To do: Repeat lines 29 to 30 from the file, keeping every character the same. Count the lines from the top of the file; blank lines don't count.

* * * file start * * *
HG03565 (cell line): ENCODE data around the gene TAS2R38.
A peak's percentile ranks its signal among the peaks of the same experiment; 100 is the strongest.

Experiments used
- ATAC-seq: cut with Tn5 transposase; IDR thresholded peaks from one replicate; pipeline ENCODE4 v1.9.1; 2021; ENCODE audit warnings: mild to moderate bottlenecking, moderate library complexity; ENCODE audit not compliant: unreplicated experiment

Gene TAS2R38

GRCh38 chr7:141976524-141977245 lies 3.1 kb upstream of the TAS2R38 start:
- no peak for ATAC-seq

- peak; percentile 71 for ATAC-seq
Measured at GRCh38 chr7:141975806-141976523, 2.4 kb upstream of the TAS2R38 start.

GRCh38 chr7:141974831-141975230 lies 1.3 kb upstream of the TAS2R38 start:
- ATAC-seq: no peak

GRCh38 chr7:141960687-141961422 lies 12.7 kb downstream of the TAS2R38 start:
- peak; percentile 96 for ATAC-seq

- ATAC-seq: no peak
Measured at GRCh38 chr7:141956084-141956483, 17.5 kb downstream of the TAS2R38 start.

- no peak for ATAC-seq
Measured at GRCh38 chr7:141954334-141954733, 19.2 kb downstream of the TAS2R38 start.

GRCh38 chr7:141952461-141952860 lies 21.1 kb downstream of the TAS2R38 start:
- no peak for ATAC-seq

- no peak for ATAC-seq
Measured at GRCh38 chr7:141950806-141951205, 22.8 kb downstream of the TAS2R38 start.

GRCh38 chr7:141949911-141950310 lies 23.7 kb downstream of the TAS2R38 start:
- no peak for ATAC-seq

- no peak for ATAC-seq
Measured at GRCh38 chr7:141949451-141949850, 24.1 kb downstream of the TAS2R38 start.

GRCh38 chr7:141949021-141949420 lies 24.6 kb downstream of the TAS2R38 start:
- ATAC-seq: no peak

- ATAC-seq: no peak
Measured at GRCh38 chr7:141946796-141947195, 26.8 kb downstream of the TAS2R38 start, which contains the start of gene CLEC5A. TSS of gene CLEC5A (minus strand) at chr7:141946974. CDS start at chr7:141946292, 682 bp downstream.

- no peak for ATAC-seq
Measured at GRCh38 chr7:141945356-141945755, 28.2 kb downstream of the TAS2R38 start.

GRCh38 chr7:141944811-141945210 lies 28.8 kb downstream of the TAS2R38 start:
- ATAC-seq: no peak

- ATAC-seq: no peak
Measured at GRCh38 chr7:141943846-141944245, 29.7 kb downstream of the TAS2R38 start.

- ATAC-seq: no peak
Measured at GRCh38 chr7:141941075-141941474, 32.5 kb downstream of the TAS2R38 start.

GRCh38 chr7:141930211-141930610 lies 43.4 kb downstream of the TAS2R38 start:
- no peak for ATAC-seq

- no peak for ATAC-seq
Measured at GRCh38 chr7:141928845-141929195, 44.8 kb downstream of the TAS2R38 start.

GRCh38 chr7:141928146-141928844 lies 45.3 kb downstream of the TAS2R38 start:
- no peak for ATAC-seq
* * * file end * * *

Measured at GRCh38 chr7:141946796-141947195, 26.8 kb downstream of the TAS2R38 start, which contains the start of gene CLEC5A. TSS of gene CLEC5A (minus strand) at chr7:141946974. CDS start at chr7:141946292, 682 bp downstream.

- no peak for ATAC-seq